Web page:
Introduction to Health Care Management, Third Edition Sharon B. Buchbinder and Nancy H. Shanks Case Study Guide

Introduction to Health Care Management, Third Edition Sharon B. Buchbinder and Nancy H. Shanks Case Study Guide

© 2017 Jones & Bartlett Learning, LLC 1

The Condescending Dental Hygienist

CASE FOR CHAPTERS 4, 7, 12, AND 15

By Sharon B. Buchbinder

Instructions

Read the case summary below with a focus on the key management issues. Using the resources

provided at the end of this case study, answer the plan development and response questions as

indicated in APA format. Use a minimum of 3 scholarly references, listed in APA format. A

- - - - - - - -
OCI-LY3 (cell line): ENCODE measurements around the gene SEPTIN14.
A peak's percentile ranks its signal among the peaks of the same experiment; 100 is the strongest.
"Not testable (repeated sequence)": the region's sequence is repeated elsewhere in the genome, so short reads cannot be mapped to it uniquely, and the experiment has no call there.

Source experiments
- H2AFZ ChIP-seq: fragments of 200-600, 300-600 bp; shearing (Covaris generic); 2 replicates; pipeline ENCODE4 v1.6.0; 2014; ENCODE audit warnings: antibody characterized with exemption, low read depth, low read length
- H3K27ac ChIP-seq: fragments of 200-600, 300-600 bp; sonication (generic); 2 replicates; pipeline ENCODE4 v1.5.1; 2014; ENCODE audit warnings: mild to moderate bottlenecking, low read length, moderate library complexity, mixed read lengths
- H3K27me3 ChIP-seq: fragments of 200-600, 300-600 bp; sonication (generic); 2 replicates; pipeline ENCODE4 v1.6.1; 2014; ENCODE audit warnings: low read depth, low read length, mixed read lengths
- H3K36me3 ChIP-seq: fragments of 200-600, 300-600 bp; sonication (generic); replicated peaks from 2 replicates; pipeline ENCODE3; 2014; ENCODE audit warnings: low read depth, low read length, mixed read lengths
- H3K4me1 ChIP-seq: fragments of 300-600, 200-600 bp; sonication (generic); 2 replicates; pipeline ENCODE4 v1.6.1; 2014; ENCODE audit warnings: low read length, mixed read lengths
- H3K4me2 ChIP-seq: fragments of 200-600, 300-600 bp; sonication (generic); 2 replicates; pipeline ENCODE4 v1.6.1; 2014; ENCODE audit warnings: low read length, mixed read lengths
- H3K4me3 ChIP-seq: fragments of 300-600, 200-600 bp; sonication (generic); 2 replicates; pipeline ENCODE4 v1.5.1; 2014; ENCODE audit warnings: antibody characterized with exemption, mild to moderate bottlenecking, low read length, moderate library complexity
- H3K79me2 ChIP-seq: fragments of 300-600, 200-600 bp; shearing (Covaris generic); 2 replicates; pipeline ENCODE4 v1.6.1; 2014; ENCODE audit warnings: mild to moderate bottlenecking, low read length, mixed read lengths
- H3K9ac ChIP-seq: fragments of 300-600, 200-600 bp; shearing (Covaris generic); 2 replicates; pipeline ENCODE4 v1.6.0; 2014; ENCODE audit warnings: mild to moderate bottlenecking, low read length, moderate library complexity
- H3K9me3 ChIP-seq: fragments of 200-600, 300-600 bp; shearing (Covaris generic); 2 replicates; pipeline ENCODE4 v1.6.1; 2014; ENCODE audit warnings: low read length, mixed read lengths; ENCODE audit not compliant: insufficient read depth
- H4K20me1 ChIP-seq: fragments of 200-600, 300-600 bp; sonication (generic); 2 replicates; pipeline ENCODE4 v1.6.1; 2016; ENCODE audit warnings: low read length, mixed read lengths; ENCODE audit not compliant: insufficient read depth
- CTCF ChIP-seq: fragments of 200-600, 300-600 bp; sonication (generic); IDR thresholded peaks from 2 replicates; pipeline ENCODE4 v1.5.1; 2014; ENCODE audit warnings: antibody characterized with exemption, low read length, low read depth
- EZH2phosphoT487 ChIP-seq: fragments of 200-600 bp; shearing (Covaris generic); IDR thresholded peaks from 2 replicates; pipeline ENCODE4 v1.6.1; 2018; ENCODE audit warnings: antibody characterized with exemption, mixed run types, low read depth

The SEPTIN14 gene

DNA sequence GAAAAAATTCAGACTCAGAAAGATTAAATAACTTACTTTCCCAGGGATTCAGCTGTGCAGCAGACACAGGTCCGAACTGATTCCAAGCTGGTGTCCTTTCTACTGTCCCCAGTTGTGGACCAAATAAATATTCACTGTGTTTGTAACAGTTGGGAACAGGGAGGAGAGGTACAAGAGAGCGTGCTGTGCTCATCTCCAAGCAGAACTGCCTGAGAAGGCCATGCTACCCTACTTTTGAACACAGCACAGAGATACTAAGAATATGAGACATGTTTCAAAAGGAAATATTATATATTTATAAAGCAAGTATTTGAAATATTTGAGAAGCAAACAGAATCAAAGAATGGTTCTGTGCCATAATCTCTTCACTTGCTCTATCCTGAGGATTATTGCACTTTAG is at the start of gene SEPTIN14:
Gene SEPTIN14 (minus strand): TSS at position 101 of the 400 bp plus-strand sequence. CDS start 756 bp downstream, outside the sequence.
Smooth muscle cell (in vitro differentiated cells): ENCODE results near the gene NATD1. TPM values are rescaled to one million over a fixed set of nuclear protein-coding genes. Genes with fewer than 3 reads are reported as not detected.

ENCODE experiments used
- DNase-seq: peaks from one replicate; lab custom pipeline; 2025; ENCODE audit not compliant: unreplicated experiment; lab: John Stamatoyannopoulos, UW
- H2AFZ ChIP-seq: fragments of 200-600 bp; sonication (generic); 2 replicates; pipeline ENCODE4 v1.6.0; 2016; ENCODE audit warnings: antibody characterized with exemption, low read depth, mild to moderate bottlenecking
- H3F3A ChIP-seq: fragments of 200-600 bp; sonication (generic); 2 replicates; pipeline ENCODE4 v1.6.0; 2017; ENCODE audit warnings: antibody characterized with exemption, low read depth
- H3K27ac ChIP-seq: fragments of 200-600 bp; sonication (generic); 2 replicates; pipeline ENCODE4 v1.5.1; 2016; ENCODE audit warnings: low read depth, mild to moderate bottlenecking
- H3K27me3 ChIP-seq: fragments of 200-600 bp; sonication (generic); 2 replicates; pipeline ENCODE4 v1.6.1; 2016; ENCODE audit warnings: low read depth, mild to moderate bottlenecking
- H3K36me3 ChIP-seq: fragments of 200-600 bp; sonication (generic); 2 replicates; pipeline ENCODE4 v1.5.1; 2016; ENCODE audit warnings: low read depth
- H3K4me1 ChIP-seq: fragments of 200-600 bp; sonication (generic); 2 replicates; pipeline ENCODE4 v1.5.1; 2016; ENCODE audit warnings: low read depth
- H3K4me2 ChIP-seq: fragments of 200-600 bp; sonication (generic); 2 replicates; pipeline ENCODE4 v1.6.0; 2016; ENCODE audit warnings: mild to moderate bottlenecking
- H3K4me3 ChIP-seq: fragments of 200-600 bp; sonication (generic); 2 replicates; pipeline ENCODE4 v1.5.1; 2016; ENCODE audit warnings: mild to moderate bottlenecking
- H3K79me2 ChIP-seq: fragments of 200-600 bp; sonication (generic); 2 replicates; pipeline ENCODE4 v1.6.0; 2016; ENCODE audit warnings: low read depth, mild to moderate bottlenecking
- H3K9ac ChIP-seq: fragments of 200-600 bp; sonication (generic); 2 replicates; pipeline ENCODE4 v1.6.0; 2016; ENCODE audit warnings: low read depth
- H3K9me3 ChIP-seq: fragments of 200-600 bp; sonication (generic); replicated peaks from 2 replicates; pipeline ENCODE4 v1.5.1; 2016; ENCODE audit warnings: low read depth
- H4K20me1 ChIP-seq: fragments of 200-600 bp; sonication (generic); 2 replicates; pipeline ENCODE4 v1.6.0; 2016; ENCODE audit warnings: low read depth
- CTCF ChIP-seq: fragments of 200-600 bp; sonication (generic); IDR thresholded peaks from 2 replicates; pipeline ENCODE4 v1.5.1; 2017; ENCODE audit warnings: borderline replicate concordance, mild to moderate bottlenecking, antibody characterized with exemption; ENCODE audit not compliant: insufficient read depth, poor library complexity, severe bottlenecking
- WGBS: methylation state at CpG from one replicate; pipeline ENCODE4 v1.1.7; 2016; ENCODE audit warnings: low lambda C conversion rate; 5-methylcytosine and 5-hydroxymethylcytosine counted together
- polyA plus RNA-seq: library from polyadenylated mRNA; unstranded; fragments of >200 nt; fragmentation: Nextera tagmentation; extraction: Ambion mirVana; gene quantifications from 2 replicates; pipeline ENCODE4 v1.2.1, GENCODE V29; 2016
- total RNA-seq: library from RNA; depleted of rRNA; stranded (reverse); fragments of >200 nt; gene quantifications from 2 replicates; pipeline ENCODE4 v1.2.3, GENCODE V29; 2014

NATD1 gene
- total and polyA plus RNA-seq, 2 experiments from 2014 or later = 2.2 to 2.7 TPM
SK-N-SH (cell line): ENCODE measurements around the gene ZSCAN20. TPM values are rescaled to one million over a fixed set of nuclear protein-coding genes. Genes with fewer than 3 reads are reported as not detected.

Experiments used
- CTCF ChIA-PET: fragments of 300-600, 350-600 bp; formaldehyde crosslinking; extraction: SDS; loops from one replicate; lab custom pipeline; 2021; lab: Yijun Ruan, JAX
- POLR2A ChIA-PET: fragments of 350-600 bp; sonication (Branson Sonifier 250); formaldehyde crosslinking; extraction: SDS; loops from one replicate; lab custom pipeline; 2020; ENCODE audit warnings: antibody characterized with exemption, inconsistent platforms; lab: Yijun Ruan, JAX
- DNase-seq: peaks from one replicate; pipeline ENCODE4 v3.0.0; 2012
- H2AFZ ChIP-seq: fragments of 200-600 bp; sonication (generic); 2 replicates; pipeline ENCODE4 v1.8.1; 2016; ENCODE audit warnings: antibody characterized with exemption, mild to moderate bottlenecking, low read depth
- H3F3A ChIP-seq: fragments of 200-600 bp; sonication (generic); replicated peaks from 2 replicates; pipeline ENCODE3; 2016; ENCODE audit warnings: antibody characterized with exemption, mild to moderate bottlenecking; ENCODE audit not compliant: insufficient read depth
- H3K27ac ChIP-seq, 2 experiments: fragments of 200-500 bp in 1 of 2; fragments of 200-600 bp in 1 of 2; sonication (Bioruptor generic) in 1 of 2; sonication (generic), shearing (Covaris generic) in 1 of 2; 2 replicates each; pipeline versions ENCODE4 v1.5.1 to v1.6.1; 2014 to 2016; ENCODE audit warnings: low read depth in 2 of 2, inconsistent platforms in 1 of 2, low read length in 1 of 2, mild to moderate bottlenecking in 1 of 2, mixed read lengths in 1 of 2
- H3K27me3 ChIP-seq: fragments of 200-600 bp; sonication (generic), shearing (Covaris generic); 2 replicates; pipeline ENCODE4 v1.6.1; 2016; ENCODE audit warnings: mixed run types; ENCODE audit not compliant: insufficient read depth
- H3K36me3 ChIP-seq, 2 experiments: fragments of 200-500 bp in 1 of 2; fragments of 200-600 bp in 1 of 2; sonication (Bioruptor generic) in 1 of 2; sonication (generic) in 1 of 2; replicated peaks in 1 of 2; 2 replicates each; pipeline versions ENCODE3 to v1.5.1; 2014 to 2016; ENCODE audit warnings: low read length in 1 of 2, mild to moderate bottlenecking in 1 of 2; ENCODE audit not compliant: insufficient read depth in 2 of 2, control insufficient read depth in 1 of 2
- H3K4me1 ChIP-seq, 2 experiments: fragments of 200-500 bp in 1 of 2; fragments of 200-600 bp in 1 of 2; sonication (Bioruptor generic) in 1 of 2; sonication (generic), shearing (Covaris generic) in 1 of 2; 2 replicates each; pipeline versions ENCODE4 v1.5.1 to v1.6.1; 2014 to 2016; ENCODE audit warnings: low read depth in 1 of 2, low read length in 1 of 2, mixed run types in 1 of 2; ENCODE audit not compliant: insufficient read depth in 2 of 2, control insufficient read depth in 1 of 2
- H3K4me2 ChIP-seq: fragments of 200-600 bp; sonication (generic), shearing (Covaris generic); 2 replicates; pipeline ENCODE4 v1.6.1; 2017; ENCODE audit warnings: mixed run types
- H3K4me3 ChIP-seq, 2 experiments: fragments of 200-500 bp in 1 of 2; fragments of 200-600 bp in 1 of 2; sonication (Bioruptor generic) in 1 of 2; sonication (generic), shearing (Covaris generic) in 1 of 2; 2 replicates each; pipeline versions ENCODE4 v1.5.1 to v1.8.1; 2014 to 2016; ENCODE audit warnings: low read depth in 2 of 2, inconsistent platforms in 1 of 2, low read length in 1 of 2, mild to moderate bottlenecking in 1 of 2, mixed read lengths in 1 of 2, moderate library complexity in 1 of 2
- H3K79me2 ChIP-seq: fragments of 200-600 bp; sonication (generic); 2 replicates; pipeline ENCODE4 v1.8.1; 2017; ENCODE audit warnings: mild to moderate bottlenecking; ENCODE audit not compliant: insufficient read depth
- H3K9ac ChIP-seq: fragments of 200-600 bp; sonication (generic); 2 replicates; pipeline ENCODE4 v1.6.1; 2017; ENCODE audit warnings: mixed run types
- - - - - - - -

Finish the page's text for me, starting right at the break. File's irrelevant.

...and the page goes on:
tutorial on APA format has been uploaded to the assignment. The length of the assignment

should be what is necessary to substantially respond the objectives of the assignment. Use APA

format. Do not use personal opinion to complete this assignment, it is based on legal and ethical

issues, use scholarly sources to find your answer.

Summary

In this case, a competent senior citizen who is still employed as a professor is given the wrong

medication by Chrissy, the dental hygienist, despite clearly indicating her allergies at check in.

The dental hygienist, instead of stopping what she is doing, apologizing, and ensuring that the

patient is safe, continues about her tasks and argues that the patient doesn’t know what she is

talking about, insulting the patient by telling Dr. Rose she is confused. The patient stops the

procedure, gets out of the chair, and proceeds to give herself anti-allergy interventions. The

dentist, who employs Chrissy, just happens along and asks what is going on, whereupon the